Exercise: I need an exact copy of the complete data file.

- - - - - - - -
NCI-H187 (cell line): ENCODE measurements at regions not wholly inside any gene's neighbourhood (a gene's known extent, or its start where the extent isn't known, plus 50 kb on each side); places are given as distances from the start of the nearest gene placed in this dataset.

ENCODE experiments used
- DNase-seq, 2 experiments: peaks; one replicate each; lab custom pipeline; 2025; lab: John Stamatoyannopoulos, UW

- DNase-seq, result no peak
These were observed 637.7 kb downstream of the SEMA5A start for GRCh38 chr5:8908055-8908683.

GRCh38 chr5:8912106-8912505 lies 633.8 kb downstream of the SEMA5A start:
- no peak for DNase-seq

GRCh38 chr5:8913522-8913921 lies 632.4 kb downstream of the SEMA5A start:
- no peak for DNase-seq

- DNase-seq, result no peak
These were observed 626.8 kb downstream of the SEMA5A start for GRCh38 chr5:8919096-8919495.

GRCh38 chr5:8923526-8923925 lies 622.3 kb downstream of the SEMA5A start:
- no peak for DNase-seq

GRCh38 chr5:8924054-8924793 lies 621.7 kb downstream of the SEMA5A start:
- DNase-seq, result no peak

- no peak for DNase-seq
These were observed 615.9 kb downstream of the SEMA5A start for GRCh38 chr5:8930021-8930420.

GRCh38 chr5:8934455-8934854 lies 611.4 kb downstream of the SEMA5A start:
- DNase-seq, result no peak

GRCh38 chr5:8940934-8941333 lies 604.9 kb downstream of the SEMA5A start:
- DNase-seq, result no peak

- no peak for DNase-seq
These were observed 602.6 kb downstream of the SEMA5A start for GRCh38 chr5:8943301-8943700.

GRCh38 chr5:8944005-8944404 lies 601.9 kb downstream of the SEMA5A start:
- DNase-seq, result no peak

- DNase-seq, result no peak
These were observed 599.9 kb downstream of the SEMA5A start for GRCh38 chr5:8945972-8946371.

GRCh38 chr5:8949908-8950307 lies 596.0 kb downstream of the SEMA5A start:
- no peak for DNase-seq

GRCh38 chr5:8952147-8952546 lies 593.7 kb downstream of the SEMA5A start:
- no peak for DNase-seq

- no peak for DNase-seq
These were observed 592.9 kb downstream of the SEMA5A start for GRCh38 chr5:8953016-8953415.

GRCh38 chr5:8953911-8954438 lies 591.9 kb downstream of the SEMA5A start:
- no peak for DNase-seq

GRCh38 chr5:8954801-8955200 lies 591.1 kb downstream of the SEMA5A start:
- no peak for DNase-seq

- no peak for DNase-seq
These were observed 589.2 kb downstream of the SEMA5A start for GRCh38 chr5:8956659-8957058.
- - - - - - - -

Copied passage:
NCI-H187 (cell line): ENCODE measurements at regions not wholly inside any gene's neighbourhood (a gene's known extent, or its start where the extent isn't known, plus 50 kb on each side); places are given as distances from the start of the nearest gene placed in this dataset.

ENCODE experiments used
- DNase-seq, 2 experiments: peaks; one replicate each; lab custom pipeline; 2025; lab: John Stamatoyannopoulos, UW

- DNase-seq, result no peak
These were observed 637.7 kb downstream of the SEMA5A start for GRCh38 chr5:8908055-8908683.

GRCh38 chr5:8912106-8912505 lies 633.8 kb downstream of the SEMA5A start:
- no peak for DNase-seq

GRCh38 chr5:8913522-8913921 lies 632.4 kb downstream of the SEMA5A start:
- no peak for DNase-seq

- DNase-seq, result no peak
These were observed 626.8 kb downstream of the SEMA5A start for GRCh38 chr5:8919096-8919495.

GRCh38 chr5:8923526-8923925 lies 622.3 kb downstream of the SEMA5A start:
- no peak for DNase-seq

GRCh38 chr5:8924054-8924793 lies 621.7 kb downstream of the SEMA5A start:
- DNase-seq, result no peak

- no peak for DNase-seq
These were observed 615.9 kb downstream of the SEMA5A start for GRCh38 chr5:8930021-8930420.

GRCh38 chr5:8934455-8934854 lies 611.4 kb downstream of the SEMA5A start:
- DNase-seq, result no peak

GRCh38 chr5:8940934-8941333 lies 604.9 kb downstream of the SEMA5A start:
- DNase-seq, result no peak

- no peak for DNase-seq
These were observed 602.6 kb downstream of the SEMA5A start for GRCh38 chr5:8943301-8943700.

GRCh38 chr5:8944005-8944404 lies 601.9 kb downstream of the SEMA5A start:
- DNase-seq, result no peak

- DNase-seq, result no peak
These were observed 599.9 kb downstream of the SEMA5A start for GRCh38 chr5:8945972-8946371.

GRCh38 chr5:8949908-8950307 lies 596.0 kb downstream of the SEMA5A start:
- no peak for DNase-seq

GRCh38 chr5:8952147-8952546 lies 593.7 kb downstream of the SEMA5A start:
- no peak for DNase-seq

- no peak for DNase-seq
These were observed 592.9 kb downstream of the SEMA5A start for GRCh38 chr5:8953016-8953415.

GRCh38 chr5:8953911-8954438 lies 591.9 kb downstream of the SEMA5A start:
- no peak for DNase-seq

GRCh38 chr5:8954801-8955200 lies 591.1 kb downstream of the SEMA5A start:
- no peak for DNase-seq

- no peak for DNase-seq
These were observed 589.2 kb downstream of the SEMA5A start for GRCh38 chr5:8956659-8957058.